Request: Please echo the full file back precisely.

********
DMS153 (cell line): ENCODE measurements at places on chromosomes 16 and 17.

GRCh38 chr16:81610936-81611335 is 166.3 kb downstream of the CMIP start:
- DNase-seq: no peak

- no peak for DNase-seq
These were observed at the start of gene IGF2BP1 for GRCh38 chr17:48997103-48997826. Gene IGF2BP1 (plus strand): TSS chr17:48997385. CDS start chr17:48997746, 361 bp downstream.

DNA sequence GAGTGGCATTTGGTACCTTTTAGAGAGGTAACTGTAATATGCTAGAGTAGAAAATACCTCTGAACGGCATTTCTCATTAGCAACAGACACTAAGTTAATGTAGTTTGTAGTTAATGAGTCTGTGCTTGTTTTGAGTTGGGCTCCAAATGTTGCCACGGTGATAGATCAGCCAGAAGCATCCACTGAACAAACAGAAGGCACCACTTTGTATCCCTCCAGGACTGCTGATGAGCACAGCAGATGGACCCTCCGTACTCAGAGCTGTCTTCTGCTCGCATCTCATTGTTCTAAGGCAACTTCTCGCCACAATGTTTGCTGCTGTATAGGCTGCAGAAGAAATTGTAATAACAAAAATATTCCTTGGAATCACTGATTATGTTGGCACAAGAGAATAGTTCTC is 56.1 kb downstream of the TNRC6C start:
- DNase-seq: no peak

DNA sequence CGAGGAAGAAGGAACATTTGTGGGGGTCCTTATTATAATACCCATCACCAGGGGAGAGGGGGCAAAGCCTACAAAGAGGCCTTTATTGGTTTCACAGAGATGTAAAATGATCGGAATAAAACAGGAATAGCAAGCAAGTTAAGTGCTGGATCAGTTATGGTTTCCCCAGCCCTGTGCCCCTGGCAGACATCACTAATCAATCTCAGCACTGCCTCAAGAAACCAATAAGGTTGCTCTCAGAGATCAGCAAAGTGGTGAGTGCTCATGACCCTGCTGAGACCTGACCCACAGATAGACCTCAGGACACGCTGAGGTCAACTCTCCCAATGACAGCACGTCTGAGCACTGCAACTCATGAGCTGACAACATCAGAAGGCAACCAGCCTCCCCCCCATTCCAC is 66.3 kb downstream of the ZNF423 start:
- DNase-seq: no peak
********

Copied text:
DMS153 (cell line): ENCODE measurements at places on chromosomes 16 and 17.

GRCh38 chr16:81610936-81611335 is 166.3 kb downstream of the CMIP start:
- DNase-seq: no peak

- no peak for DNase-seq
These were observed at the start of gene IGF2BP1 for GRCh38 chr17:48997103-48997826. Gene IGF2BP1 (plus strand): TSS chr17:48997385. CDS start chr17:48997746, 361 bp downstream.

DNA sequence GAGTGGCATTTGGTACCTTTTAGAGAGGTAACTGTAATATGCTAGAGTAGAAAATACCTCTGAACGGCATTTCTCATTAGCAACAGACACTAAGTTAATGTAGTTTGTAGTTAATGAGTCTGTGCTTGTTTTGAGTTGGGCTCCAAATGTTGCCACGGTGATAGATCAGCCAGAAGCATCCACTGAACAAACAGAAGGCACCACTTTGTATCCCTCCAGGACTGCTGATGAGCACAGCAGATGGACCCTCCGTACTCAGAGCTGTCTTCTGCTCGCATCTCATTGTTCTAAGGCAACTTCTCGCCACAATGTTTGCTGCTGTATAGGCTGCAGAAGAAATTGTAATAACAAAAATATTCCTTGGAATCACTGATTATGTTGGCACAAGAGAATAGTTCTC is 56.1 kb downstream of the TNRC6C start:
- DNase-seq: no peak

DNA sequence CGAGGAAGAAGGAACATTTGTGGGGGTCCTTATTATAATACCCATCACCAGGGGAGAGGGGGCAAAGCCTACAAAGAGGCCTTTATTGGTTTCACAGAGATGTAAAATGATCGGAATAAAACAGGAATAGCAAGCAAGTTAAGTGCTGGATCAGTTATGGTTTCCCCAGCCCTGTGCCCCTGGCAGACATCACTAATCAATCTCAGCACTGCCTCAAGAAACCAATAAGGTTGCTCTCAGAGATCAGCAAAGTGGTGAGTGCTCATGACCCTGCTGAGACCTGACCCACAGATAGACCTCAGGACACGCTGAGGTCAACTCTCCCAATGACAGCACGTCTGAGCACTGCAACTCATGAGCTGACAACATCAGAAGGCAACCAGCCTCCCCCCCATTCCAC is 66.3 kb downstream of the ZNF423 start:
- DNase-seq: no peak